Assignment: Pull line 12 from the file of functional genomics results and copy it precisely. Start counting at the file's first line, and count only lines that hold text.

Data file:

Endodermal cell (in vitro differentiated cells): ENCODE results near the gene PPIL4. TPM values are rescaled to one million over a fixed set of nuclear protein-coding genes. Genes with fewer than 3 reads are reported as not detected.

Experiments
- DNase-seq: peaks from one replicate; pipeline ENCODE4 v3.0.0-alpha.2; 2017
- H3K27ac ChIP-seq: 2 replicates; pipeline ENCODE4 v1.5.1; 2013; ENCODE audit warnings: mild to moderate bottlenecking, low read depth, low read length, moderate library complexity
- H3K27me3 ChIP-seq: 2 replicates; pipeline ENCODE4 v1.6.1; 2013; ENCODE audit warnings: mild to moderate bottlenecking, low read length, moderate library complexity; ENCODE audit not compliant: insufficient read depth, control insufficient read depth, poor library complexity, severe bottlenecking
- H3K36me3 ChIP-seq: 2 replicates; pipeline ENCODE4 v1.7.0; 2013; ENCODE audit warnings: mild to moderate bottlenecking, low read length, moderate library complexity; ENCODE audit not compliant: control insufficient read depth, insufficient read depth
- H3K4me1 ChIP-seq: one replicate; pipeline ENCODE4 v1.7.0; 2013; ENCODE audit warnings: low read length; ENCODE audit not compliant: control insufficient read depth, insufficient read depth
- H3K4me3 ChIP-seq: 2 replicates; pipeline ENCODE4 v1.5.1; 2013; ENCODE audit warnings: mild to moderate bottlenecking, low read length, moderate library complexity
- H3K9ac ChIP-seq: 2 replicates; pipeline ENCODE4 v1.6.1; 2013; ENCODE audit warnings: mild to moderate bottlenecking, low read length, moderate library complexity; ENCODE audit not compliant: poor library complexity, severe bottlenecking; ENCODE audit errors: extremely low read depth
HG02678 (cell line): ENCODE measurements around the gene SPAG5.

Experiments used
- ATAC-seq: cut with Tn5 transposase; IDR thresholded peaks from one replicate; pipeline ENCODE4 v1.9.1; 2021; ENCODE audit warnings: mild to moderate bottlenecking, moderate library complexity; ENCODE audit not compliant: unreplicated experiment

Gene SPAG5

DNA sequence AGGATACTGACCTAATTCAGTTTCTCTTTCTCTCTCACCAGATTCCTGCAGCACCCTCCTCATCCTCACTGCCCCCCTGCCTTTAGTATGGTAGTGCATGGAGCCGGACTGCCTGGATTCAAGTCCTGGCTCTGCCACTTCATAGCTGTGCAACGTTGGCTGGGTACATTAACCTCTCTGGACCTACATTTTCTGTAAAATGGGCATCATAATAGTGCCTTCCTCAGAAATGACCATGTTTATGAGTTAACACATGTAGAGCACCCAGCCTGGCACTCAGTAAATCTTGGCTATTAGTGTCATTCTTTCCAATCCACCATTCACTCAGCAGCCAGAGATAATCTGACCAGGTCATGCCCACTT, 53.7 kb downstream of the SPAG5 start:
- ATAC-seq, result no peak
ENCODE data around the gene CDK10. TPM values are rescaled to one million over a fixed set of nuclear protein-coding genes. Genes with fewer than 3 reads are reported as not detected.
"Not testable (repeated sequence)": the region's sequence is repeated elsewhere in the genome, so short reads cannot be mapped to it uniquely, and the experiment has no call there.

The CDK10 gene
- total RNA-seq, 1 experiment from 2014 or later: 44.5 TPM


- ATAC-seq: cut with Tn5 transposase; IDR thresholded peaks from one replicate; pipeline ENCODE4 v1.9.1; 2021; ENCODE audit warnings: mild to moderate bottlenecking, moderate library complexity; ENCODE audit not compliant: unreplicated experiment